Poland's `Moral Revolution' Founders on Sex Scandal, Nazi Flags
By Katya Andrusz
Dec. 14 (Bloomberg) -- The ``moral revolution'' promised by Poland's Kaczynski twins when they came to power a year ago is foundering amid a series of scandals surrounding allegations of sexual exploitation and neo-Nazi links.
The Kaczynskis' three-party coalition has been rocked by allegations that Deputy Prime Minister Andrzej Lepper, 52, and members of his Self Defense party demanded sexual favors in return for jobs -- they deny the charges -- and by reports that associates of another deputy prime minister, Roman Giertych, participated in a 2004 neo-Nazi rally.
The Kaczynskis -- President Lech and Prime Minister Jaroslaw, 57 -- swept into office pledging to stamp out corruption and reintroduce morality lost during communist rule. They spoke out against gays and in favor of families, tightened links to the Catholic Church, angered the European Union and widened a rift with Russia.
The recent charges lay them open to allegations of hypocrisy, said Krzysztof Bobinski of the Polish Institute of International Affairs in Warsaw. ``How can you have a moral revolution if there are people going around screwing their secretaries?''
The allegations also threaten the political stability of the nation of 39 million, the largest of the eight post-communist countries that joined the European Union two years ago.
`They'll Be Punished'
The Kaczynskis, Bobinski said, ``are just hoping the whole thing will go away, but they'll be punished at the next election.''
After the Law & Justice party, founded by the Kaczynskis, won the September 2005 elections, it formed a minority government, then joined forces with Self Defense and the Polish Families' League. Municipal ballots last month saw Law & Justice winning only in smaller towns, while its partners barely scraped 5 percent, giving all three an interest in ensuring the current government survives.
``The elections definitely brought the coalition parties closer together,'' said Radoslaw Markowski, director of the institute for political science at the Warsaw School of Social Psychology.
In a Dec. 1-4 survey of 1,015 adults for the Warsaw-based Centre for Public Research, Law & Justice trailed the opposition Citizens' Platform, 30 percent to 27 percent. Self Defense was backed by 4 percent, a drop of 3 percentage points from a month ago.
Alex Szczerbiak, a professor of politics at Sussex University in England, said Law & Justice believes it is fighting a battle to save Poland.
``They have the idea that corruption is endemic to the Polish state because of mistakes in its development since 1989,'' Szczerbiak said. ``They want to break the power of a corrupt network of politicians, businessmen, organized criminals and secret service staff.''
While the government has gained supporters among Catholics and some poorer Poles helped by increased social benefits, many educated Poles and the country's partners in the 25-member European Union are increasingly irritated. The Poles refused last month to lift a veto on trade talks between the EU and Russia. The Finnish government, which holds the EU's six-month rotating presidency, urged negotiations.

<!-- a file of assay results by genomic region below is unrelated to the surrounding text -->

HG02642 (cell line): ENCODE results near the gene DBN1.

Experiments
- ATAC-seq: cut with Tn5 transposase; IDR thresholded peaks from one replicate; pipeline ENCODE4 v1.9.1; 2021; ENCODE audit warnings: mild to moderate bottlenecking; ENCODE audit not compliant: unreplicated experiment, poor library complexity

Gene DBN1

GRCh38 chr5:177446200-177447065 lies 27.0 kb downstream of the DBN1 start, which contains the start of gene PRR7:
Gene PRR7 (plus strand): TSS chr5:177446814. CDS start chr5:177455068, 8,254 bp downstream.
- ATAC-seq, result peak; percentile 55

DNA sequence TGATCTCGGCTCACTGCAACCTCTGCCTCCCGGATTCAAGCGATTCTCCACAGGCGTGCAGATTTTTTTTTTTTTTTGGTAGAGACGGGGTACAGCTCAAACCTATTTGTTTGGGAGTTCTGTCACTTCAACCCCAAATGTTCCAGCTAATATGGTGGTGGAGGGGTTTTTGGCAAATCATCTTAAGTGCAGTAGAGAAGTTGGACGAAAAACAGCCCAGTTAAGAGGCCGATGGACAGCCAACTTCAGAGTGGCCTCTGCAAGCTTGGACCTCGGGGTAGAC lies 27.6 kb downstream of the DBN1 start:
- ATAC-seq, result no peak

``This government's foreign policy is a disaster,'' said Markowski. ``Diplomacy with these people is very inflexible. They don't negotiate. Their economic policy is also catastrophic.''
The government has changed finance ministers four times, shelved most plans to cut taxes and will fail to lower the budget deficit by next year's deadline to meet the EU's conditions for adopting the euro.
Adding to concerns is the Jan. 10 departure of Leszek Balcerowicz, the central-bank governor, who has clashed with the Kaczynskis over his focus on putting budgetary discipline before social spending, and his opposition to government plans to add economic growth to the bank's mandate. President Kaczynski on Dec. 12 nominated Jan Smulicki, a little-known professor at the Warsaw School of Economics, to succeed Balcerowicz.
While Poland's unemployment rate dropped to near a six-year low in October, the decline stemmed largely from workers moving abroad in search of better-paid jobs.
``People are leaving Poland in droves,'' said Sabina Koziel, a 33-year-old trained as a policewoman, who left for the U.K. 16 months ago to work as a cleaner. ``There's no chance for any improvement in Polish politics I don't think, not at the moment.''
Besides the allegations against Self Defense officials, the Kaczynskis' allies in the Polish Families' League have taken a battering over reports that members of the All-Polish Youth, formerly headed by League Chairman Giertych, took part in a rally two years ago at which flags with the swastika symbol were waved and ``Sieg Heil,'' the Nazis' greeting, was shouted.
A youth activist was sacked as assistant to European Parliament deputy Maciej Giertych, father of the deputy prime minister, in response to the affair.
The League attacks gay rights, favors reintroducing the death penalty, and demands a complete ban on abortion. League member Miroslaw Orzechowski, the deputy education minister, has called for banning evolution from schools.
``Evolutionary theory is a lie,'' Orzechowski said in an Oct. 13 interview with the Gazeta Wyborcza newspaper. ``In my opinion this is a story, a piece of literature that could be used as background for a science-fiction film.''
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